Temple 23 is located on the southern side of the main plaza of Yaxchilan, and was built about AD 726. Recent excavations by the Mexican archaeologist Roberto Garcia Moll identified two burials under the temple floor: one of an aged woman, accompanied by a rich offering; and the second one of an old man, accompanied by an even richer one. These are believed to be the tomb of Itzamnaaj Balam III; Lady Xook's tomb is supposed to be in the adjacent Temple 24, because it features an inscription with the record of the queen's death in AD 749.
Lintel 24 is the easternmost of three door lintels which covered respectively the eastern (Lintel 24), the central (Lintel 25) and the western (Lintel 26) doorways of Temple 23. The lintels were rediscovered in 1886 by the British explorer Alfred Maudsley, who had the lintel cut out of the temple and sent to the British Museum where it is now located. These three pieces are almost unanimously considered among the finest stone relieves of the whole Maya region.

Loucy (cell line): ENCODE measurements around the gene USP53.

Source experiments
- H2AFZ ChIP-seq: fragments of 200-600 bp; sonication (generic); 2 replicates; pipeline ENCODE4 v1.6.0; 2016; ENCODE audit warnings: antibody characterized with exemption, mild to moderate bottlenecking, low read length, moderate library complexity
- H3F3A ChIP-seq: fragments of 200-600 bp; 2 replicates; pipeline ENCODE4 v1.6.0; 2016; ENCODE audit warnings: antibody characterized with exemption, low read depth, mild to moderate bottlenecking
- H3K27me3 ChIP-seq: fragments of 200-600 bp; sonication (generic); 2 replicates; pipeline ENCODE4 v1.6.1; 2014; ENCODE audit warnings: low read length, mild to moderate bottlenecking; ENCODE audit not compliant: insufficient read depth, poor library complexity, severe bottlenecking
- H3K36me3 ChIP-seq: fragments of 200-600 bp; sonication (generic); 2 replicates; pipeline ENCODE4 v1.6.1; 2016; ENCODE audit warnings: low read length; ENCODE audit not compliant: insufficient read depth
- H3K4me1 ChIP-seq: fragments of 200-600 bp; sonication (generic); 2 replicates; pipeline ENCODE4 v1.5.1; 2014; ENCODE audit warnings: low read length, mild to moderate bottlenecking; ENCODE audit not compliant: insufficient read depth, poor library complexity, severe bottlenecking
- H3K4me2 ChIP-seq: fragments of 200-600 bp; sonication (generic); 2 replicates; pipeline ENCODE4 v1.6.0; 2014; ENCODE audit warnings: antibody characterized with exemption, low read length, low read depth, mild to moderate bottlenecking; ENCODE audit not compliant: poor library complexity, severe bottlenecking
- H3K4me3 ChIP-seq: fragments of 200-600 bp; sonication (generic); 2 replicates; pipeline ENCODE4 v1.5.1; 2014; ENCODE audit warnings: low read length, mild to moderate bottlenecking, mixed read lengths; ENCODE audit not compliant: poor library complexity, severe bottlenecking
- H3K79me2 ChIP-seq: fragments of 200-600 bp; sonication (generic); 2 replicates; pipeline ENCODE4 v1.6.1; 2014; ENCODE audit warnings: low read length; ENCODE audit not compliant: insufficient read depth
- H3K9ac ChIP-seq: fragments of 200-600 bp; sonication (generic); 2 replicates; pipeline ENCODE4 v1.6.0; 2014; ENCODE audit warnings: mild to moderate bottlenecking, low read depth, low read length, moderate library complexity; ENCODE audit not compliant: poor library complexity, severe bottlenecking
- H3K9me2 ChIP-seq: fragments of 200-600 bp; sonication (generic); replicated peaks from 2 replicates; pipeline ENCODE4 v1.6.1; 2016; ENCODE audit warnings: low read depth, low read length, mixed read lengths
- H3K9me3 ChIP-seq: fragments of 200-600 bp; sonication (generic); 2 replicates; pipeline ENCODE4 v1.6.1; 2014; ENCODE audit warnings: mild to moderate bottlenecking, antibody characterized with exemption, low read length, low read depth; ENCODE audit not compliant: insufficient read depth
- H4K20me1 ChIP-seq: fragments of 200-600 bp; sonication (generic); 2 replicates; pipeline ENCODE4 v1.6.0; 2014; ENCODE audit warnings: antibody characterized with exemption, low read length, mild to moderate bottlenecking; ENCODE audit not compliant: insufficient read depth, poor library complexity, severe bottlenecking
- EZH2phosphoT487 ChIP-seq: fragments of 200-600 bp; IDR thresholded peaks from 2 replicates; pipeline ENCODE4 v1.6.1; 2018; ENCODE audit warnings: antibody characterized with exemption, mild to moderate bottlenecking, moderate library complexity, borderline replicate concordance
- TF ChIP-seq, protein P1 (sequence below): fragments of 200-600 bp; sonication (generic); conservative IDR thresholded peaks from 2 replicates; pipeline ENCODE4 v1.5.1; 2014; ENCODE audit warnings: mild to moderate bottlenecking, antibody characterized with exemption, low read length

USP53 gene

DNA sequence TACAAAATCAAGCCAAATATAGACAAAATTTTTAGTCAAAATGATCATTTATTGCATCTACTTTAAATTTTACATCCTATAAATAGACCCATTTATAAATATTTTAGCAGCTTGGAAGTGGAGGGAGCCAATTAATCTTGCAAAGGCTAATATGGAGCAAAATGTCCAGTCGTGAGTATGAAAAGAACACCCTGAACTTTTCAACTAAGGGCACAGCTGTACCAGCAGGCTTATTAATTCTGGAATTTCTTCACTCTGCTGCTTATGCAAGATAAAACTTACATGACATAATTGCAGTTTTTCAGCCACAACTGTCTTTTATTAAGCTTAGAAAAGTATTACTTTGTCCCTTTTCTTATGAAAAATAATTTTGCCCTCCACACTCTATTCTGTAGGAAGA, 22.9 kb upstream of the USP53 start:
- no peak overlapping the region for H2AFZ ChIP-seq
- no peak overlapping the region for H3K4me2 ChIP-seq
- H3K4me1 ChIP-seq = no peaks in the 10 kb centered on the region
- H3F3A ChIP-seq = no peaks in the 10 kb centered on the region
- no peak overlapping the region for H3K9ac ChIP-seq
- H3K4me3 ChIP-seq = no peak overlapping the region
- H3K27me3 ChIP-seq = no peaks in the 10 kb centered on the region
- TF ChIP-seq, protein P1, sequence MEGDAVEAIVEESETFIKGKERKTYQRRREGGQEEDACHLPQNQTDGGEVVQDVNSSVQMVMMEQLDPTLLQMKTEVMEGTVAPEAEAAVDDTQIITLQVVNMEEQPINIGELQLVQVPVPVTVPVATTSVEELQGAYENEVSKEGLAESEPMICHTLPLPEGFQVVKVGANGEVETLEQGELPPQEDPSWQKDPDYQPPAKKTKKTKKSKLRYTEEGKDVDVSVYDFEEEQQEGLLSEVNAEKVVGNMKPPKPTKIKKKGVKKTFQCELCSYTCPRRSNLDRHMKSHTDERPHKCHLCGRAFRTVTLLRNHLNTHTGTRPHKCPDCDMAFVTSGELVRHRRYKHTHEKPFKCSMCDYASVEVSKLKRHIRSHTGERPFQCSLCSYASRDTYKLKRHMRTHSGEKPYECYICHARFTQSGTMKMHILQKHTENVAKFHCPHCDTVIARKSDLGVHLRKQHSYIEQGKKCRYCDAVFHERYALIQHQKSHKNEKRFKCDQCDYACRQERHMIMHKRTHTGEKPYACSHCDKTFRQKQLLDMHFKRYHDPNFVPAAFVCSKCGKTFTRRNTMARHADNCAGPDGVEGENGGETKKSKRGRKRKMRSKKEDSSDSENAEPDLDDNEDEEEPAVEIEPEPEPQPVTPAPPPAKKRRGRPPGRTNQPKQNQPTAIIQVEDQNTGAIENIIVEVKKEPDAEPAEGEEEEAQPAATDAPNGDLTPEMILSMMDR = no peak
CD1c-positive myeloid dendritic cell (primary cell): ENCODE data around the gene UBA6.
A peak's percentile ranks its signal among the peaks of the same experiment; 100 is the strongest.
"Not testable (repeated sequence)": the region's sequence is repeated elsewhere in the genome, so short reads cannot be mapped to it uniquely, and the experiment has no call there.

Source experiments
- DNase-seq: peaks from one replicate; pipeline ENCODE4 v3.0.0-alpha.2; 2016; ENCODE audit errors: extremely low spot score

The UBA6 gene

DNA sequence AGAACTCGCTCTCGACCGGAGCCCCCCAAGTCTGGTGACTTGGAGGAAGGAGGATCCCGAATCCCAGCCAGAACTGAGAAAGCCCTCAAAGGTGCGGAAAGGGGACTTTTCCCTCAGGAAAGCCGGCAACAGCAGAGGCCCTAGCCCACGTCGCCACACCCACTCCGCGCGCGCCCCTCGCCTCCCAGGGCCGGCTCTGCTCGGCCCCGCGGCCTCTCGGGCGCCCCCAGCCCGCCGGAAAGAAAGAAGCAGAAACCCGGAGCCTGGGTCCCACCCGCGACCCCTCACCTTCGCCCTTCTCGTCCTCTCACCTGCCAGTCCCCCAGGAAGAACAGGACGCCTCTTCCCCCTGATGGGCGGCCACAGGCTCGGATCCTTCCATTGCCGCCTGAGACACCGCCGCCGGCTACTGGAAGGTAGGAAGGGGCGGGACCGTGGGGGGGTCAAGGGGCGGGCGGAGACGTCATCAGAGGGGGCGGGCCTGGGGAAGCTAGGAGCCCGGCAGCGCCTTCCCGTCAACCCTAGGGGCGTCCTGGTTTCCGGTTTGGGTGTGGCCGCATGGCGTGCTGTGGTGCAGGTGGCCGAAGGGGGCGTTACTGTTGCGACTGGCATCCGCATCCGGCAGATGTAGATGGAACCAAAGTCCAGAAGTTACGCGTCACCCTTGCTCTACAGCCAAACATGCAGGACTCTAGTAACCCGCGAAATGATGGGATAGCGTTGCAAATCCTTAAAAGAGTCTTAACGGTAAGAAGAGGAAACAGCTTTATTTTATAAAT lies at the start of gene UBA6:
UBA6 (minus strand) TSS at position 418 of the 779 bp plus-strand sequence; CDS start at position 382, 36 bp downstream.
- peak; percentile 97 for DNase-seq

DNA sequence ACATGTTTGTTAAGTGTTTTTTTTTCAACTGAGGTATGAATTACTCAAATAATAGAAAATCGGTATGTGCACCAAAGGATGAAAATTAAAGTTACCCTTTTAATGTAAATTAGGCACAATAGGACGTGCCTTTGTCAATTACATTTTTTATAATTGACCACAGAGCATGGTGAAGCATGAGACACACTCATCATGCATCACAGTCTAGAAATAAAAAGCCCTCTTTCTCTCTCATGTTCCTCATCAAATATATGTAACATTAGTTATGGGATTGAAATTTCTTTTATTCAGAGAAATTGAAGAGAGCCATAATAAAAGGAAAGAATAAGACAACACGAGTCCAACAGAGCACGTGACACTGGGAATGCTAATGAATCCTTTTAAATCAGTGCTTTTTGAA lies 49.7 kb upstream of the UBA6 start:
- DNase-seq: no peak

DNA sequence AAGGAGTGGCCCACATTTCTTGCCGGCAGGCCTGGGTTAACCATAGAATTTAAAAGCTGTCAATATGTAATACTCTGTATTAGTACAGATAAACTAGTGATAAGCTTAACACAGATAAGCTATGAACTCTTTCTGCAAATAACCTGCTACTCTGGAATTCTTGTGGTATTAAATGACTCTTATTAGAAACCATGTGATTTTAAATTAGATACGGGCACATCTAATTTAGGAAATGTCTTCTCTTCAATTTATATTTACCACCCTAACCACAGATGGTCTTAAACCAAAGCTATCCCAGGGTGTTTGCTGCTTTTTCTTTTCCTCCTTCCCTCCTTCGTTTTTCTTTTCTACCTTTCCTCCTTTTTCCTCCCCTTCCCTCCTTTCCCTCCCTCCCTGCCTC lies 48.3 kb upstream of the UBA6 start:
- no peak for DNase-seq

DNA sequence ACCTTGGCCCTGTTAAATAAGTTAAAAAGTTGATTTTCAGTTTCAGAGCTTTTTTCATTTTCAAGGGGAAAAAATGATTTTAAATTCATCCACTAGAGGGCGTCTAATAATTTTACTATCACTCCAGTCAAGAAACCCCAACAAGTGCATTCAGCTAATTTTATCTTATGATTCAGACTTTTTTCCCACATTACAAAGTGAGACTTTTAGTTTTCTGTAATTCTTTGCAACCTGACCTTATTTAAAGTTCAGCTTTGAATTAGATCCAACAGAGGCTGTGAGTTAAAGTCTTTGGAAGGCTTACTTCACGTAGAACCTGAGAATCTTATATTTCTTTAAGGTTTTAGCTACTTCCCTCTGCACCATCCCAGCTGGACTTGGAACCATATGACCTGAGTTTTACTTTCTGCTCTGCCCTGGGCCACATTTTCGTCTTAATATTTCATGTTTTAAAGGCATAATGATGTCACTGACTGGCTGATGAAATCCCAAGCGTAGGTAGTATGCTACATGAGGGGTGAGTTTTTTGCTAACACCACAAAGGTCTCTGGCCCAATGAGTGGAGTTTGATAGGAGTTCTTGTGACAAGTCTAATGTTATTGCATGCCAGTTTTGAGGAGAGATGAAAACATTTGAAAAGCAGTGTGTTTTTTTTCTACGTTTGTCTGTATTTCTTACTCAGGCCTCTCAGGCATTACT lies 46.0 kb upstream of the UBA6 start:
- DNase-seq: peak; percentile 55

Lintel 24 features a scene of bloodletting ritual performed by Lady Xook, and the hieroglyphic text places the event on October AD 709. The two personages depicted are Itzamnaaj Bahlam III and his wife. The king is holding a torch above the queen who is kneeling in front of him, suggesting that the ritual is taking place at night or in a dark, secluded room of the temple. Lady Xook is passing a rope through her tongue, after having pierced it with a stingray spine, and her blood is dripping onto bark paper in a basket.